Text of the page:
Of all the made-up wars being fought in America right now, the War Against "The War Against Christmas" is one of the least urgent, as it is taking place almost entirely in the minds of people for whom "Happy Holidays" amounts to a slap in the face. (Back off, friendly people!) But Christmas still rules the pop-cultural winter solstice; indeed, it has expanded its reach all the way back to Halloween, if the shelves at my local pharmacy are anything to go by.
As is the custom, television will be decked with holly and trimmed with tinsel until the New Year arrives.
Nowhere is this tradition more ardently observed than the Hallmark Channel, which will have debuted 19 original holiday movies, nearly all with the word "Christmas" in the title, by Jan. 1. Generally speaking, this is a case of quantity over quality, but there are always a few films that stand out by virtue of extra care, better budget and/or a starry cast.
With "A Heavenly Christmas," which premieres Saturday, the network has signaled its extra-specialness by framing it as part of the long-running Hallmark Hall of Fame franchise. Starring Kristin Davis, Eric McCormack and
Davis plays Eve, a Chicago financial consultant, too busy with work to stop and make a snowball, who slips on the ice and wakes up, if that's the word, in heaven — only to learn from celestial mentor MacLaine that she has been made a Christmas angel and is being packed back to Earth to fulfill a Christmas wish: Little Lauren (Jaeda Lilly Miller) wants her Uncle Max (McCormack), to be happy again.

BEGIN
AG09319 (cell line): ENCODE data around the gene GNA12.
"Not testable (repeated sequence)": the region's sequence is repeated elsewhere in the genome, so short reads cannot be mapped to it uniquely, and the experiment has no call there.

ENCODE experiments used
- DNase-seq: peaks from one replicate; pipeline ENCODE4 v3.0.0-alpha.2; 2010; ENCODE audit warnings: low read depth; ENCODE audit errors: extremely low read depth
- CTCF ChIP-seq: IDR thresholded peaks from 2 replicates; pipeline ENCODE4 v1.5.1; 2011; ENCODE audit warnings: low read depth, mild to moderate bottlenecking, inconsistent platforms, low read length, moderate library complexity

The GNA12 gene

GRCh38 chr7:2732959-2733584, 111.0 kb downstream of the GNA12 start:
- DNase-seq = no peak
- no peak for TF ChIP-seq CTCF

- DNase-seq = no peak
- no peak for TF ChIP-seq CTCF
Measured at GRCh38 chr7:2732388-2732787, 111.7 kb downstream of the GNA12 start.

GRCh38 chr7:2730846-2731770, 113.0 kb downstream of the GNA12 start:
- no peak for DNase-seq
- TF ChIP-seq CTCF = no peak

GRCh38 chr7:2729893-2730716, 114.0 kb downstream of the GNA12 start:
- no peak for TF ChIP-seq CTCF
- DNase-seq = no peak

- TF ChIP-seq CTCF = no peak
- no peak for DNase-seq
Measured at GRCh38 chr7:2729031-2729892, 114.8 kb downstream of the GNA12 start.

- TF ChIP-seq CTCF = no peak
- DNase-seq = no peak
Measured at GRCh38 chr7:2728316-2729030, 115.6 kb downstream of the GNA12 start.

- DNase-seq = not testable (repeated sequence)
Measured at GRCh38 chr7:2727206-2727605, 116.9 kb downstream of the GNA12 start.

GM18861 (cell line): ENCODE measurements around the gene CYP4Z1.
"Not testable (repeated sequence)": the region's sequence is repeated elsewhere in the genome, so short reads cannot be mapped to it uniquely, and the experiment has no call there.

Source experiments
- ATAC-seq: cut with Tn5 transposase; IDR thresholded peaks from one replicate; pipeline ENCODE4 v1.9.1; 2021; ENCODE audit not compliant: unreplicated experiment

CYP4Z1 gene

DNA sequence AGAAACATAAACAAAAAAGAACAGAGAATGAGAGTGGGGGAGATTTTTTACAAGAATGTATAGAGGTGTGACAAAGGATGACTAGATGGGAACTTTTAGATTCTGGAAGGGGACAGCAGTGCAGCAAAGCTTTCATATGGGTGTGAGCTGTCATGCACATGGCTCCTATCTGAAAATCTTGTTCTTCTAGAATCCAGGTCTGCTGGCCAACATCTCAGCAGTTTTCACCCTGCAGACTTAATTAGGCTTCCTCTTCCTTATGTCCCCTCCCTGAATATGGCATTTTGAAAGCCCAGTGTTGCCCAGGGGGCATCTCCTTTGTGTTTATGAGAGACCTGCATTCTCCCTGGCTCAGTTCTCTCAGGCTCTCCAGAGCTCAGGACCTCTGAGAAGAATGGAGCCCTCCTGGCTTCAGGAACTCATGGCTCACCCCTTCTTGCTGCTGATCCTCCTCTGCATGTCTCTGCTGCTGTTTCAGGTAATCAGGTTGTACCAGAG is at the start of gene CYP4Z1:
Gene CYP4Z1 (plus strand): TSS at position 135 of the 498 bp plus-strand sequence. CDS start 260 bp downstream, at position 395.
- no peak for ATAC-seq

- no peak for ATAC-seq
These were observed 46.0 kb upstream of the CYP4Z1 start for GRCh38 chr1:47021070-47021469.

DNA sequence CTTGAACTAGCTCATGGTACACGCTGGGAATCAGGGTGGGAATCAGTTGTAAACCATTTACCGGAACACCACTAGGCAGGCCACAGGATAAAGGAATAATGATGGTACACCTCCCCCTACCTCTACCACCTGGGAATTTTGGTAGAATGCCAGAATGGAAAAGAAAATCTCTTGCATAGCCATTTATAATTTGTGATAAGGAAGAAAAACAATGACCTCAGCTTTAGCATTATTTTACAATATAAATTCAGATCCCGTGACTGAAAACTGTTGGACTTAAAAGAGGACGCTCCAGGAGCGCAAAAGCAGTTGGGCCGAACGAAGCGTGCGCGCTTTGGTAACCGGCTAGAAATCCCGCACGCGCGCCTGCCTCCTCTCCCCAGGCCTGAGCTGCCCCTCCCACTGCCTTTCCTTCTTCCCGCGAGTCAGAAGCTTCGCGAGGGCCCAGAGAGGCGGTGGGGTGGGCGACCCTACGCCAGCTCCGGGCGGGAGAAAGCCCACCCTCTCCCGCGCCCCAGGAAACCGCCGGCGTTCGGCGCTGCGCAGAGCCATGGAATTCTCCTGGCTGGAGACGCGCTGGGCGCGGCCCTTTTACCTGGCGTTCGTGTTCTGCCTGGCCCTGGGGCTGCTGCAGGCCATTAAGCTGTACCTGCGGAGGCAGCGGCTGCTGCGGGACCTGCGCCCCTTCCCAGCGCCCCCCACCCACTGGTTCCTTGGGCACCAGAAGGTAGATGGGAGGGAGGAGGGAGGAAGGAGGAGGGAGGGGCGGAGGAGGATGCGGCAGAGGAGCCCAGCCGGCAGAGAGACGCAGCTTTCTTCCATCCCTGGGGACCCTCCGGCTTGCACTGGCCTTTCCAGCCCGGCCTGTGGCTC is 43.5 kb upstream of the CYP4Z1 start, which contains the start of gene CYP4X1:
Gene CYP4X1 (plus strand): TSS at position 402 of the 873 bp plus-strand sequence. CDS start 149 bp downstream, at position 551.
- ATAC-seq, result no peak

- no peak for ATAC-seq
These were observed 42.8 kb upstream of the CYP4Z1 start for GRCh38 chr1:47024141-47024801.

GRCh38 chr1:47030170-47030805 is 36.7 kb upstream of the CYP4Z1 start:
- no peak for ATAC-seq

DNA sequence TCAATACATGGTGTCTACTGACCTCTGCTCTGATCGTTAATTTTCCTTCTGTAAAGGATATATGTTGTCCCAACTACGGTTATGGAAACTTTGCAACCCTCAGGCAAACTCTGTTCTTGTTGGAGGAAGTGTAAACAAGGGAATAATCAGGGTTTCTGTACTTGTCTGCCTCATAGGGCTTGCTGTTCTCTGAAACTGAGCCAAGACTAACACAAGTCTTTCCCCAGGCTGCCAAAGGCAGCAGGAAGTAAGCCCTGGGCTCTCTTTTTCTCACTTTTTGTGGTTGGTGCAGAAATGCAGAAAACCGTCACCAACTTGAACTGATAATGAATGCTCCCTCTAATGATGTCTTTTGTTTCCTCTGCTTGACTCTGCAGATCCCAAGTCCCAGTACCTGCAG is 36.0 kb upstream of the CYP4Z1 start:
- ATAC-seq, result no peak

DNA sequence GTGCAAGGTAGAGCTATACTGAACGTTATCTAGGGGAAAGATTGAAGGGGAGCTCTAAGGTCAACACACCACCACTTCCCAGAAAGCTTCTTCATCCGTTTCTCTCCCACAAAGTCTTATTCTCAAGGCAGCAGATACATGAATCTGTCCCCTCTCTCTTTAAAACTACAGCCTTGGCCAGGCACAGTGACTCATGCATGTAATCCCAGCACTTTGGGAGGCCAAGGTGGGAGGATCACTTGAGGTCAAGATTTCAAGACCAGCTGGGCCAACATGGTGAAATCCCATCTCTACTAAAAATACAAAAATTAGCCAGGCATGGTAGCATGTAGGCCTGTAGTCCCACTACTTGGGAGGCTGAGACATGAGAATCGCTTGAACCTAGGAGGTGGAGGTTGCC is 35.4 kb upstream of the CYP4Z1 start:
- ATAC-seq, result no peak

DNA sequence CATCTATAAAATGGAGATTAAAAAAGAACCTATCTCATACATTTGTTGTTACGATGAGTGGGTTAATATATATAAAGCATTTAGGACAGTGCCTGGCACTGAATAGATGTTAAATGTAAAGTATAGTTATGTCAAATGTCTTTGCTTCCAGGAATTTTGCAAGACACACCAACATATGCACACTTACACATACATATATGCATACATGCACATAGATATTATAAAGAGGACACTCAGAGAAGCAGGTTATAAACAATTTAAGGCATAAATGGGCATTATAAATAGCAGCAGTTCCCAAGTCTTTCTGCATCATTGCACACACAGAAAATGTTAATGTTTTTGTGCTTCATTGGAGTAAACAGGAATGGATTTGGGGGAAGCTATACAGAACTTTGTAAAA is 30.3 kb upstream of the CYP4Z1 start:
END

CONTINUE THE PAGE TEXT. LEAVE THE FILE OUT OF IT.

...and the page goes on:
That Eve and Max have already "met cute" will tell you where this is headed, if not exactly how it's going to get there. (Suffice it to say that heaven and Earth may have rules, but rules are made to broken.) The dialogue can get a little cute ("Dear God, it's me, Lauren. I think this is too big for Santa, so I'm going straight to you") and I'm pretty sure that the Chicago public school system doesn't put on nativity plays, but the plot proves watertight and the cast is able.
NBC follows last year's highly successful TV movie "Dolly Parton's Coat of Many Colors," with "Dolly Parton's Christmas of Many Colors: Circle of Love" on Wednesday. It's another "true story of a Christmas miracle that happened during my childhood," Parton says in the introduction. (The earlier film was a holiday special in spirit, but not in its setting.) Once again written by Pamela K. Long and directed by Stephen Herek, it's not quite up to the mark of its predecessor, whose strengths were in ordinary domestic relations and challenges — a Smoky Mountains "Waltons."
Christmas brings some bigger effects and O. Henry plot points that don't all quite come off or ring true; the new film doubles down on the miraculous, though it also makes room for the skeptic. Maybe that dream was a vision, or maybe it was just a coincidence; maybe that angel over the barn was only snow blowing in the wind. Dolly knows what she thinks, but you can decide for yourself.
The core is solid, with strong work again from Ricky Schroder and singer Jennifer Nettles as Dolly's parents and Alyvia Alyn Lind very good as the 9-year-old Parton, a precocious, somewhat egotistic scamp who dreams of red patent leather shoes and stardom: "Every day I wake up and say, 'Is it going to be today?' " (Nearly: Parton was 10 when she began singing on the radio.)
In the film's most singular passage, Parton plays a "painted angel" — a prostitute, is the pretty clear implication — a dazzled little Dolly meets while singing on the street and whose flashy style she vows one day to make her own. (That the singer is now 70 is something that did not occur to this viewer at the time.)